Still, a home game against a rival like Ohio State University, University of Iowa or University of Illinois could bring as much as $1 million in spending per game to the city, said Roger Sosa, executive director of the Evanston Chamber of Commerce.

Sosa said the chamber isn't widely marketing viewing parties at restaurants and bars because of Illinois' 50-person gathering limit, leaving it up to businesses to come up with their own plan.

Before the pandemic, Bat 17 could accommodate about 300 people and rang up about $15,000 in sales during some home games, Gerlach said. But with the current state restrictions, Bat 17 can seat no more than 75 people at a time.

For now, it is relying on outdoor patio seating that the city helped create for restaurants in the area using a nearby parking lot. But that permit will expire after Nov. 1, Gerlach said.


The economic pain of a scaled-down football season is on full view in South Bend, Indiana, where the University of Notre Dame is more than halfway through its home game schedule.

The university only allows students and faculty to attend home games, and the stadium's 77,622 seating capacity is never filled by more than 20%. Notre Dame will play 11 regular-season games, including six at home, just one less than last year.

"The tourism industry here has been decimated and then when you take away visitors who would come here for the very successful football program, it's even that much more devastating because there is nothing to replace that revenue," said Rob DeCleene, executive vice president of the South Bend Regional Chamber.

The Oliver Inn Bed and Breakfast, located about 3 miles from Notre Dame's iconic Touchdown Jesus, is usually sold out months in advance for each home game weekend, for which guests pay roughly double the standard $190 nightly rate.

The inn's occupancy rate has come back somewhat from its low of 10% in April, but last month it was still only about 40% full. Owners Tom and Alice Erlandson said they've had no other option but to refund football weekend deposits, cut their budget and hope they get through this year.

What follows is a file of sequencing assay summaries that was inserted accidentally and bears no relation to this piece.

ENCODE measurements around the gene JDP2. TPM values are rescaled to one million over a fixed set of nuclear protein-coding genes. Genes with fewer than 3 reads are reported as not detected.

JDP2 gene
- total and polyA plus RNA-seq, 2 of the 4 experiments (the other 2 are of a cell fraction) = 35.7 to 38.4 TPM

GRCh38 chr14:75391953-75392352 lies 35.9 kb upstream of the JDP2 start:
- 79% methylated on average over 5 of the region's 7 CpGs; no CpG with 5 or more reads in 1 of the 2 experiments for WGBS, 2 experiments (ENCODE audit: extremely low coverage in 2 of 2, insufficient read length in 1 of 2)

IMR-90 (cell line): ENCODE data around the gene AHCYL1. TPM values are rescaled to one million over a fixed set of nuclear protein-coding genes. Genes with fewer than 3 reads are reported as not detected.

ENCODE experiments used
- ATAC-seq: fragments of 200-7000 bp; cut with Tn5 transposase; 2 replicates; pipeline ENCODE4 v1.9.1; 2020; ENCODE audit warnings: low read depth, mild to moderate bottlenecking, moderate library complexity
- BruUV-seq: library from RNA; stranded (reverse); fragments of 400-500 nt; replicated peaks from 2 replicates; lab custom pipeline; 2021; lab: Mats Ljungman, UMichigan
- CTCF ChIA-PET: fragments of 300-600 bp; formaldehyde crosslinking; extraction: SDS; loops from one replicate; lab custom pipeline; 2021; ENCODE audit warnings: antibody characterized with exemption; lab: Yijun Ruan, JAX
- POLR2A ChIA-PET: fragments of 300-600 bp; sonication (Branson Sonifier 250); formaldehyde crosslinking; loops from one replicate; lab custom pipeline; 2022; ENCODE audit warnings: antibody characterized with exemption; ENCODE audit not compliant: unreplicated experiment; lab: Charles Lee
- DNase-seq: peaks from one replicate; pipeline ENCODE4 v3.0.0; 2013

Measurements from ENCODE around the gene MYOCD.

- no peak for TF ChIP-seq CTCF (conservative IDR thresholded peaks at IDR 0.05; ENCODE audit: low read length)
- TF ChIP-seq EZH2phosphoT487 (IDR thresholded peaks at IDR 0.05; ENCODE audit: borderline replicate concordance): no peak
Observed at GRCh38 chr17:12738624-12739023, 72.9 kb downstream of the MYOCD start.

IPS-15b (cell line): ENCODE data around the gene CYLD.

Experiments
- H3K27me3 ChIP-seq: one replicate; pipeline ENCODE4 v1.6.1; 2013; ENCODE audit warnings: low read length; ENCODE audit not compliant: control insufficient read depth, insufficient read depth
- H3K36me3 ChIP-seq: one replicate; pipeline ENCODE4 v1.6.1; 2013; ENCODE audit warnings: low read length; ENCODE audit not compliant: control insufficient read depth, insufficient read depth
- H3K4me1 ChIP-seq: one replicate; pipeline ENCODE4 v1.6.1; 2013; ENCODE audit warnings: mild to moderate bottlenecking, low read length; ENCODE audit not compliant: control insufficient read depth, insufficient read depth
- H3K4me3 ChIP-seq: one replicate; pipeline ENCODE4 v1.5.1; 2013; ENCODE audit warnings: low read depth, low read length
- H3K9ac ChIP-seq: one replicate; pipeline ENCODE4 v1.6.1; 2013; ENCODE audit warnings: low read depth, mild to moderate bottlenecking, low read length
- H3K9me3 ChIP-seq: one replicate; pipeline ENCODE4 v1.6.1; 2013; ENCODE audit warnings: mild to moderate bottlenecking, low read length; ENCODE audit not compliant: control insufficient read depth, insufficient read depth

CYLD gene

"It's our livelihood, our business. We have nowhere else to go," Alice Erlandson said. "We'll do what it takes to get to the other side."

Like the Erlandsons, other businesses near Notre Dame are hurting. The university, and its football program in particular, drive much of the city's tourism activity.

"When we're marketing this destination to travelers, we're marketing South Bend's best experiences, and there's no better experience in South Bend than the football experience," DeCleene said.

Local business and tourism groups are doing what they can to generate economic activity around games. Football Friday events, held the night before home games at the Gridiron space in downtown South Bend, have attracted about 100 to 150 people, according to DeCleene. Attendees are encouraged to bring takeout from local restaurants and the events feature live music, games and socially distanced tables and chairs.

"We're trying to generate a football atmosphere as much as possible, but what we can do is limited because of the virus," DeCleene said.